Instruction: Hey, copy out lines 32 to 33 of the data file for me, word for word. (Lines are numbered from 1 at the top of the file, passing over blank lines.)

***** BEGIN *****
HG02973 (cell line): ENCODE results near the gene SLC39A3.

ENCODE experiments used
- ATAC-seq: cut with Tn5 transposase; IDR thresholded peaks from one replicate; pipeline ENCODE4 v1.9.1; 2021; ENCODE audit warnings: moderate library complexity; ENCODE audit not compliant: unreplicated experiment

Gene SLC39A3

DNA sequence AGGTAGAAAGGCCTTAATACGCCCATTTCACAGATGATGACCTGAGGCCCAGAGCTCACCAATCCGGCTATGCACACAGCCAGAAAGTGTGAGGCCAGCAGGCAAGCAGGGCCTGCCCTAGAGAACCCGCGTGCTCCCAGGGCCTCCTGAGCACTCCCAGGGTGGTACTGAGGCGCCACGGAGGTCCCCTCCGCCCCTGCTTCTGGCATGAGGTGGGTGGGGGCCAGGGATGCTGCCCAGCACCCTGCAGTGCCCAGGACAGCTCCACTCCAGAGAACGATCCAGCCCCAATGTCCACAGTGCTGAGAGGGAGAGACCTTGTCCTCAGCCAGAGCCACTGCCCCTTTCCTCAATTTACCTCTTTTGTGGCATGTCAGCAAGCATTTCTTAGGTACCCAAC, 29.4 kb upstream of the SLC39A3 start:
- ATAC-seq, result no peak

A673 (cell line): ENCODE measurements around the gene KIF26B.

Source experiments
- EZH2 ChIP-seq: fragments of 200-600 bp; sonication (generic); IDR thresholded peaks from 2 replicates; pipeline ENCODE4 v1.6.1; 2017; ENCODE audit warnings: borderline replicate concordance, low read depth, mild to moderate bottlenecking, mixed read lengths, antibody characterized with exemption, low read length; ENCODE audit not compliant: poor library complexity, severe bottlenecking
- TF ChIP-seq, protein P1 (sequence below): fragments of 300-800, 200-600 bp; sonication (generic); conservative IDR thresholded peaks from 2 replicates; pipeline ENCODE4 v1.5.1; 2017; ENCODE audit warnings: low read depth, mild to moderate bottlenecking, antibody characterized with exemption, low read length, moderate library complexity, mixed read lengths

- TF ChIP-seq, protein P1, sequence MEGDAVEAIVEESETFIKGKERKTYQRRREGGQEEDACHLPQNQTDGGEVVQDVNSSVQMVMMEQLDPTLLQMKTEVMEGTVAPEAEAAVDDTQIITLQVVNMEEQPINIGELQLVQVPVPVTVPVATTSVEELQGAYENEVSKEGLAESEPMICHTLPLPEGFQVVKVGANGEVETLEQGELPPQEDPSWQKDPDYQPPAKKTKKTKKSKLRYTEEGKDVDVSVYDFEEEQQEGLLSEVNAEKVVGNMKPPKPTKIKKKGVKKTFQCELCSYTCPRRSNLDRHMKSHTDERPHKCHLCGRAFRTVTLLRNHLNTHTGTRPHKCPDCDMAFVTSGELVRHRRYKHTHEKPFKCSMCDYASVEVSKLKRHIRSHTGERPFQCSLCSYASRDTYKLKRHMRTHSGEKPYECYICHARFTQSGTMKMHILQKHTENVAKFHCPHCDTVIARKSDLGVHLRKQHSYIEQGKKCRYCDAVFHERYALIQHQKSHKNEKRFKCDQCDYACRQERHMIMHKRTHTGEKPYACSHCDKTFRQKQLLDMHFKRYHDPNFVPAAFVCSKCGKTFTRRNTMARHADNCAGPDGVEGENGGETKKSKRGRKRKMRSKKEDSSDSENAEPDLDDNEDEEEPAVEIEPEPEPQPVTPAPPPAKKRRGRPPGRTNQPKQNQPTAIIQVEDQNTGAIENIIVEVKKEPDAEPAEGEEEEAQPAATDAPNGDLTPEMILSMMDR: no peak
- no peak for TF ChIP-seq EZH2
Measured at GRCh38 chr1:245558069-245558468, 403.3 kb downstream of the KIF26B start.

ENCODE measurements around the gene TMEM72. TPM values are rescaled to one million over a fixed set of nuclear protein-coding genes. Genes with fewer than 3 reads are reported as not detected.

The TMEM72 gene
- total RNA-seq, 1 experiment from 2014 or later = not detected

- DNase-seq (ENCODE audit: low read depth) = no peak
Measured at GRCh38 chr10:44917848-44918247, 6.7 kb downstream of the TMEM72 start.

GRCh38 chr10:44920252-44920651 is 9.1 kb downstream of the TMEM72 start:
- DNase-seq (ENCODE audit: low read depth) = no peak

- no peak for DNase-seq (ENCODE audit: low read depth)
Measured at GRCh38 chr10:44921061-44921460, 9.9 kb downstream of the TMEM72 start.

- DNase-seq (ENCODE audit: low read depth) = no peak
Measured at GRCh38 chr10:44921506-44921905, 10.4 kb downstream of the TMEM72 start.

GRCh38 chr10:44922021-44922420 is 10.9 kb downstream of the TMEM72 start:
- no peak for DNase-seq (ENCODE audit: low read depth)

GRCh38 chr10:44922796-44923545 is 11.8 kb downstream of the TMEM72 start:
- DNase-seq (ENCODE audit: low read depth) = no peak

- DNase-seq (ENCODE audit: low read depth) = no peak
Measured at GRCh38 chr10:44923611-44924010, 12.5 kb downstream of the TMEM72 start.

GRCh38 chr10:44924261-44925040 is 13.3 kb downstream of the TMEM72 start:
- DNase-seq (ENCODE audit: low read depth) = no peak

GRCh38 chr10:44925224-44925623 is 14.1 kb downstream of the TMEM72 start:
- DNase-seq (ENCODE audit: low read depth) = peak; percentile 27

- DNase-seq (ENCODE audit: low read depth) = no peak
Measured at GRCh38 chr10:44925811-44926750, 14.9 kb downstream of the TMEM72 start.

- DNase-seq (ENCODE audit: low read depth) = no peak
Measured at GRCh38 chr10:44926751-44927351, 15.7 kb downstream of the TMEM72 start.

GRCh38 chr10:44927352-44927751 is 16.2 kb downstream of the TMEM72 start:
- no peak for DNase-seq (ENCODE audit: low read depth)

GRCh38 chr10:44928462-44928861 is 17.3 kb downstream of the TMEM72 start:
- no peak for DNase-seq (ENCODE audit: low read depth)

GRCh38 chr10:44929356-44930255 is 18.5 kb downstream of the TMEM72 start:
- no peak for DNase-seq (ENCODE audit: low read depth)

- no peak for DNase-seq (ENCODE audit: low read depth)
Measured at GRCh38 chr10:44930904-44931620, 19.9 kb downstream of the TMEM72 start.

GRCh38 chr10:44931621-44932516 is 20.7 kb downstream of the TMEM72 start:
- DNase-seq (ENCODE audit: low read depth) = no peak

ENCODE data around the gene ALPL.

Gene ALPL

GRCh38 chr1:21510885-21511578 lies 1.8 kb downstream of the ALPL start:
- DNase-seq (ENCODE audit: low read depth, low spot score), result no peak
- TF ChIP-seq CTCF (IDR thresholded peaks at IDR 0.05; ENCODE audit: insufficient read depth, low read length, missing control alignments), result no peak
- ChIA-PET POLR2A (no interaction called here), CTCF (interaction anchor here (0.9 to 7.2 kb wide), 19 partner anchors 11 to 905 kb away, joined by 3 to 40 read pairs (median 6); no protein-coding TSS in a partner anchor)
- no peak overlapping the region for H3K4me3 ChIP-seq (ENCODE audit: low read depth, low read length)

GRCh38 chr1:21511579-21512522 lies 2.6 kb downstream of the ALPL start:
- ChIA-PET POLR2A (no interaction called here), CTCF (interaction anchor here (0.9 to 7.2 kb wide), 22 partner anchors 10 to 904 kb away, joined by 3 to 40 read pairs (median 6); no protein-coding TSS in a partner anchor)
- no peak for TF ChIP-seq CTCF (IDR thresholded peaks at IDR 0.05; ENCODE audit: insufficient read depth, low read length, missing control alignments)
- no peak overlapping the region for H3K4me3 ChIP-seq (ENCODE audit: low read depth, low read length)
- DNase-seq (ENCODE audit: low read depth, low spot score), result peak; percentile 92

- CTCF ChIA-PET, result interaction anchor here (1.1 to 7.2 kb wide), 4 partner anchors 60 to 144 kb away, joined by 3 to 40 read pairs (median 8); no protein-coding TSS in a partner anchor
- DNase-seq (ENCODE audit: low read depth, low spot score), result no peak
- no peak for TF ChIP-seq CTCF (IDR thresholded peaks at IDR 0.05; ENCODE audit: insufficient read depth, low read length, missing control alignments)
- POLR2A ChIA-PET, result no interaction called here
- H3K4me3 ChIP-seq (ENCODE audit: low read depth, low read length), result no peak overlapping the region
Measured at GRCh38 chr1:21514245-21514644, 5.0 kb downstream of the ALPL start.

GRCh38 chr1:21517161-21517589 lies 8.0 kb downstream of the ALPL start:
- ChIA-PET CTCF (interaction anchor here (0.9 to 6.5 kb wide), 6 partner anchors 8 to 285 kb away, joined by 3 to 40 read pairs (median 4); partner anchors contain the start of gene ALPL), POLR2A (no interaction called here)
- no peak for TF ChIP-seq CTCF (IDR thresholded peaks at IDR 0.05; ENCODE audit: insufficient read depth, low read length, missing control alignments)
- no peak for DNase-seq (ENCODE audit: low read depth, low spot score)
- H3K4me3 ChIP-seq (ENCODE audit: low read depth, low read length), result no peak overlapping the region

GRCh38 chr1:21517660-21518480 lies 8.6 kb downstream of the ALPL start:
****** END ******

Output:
- DNase-seq (ENCODE audit: low read depth) = no peak

GRCh38 chr10:44925224-44925623 is 14.1 kb downstream of the TMEM72 start: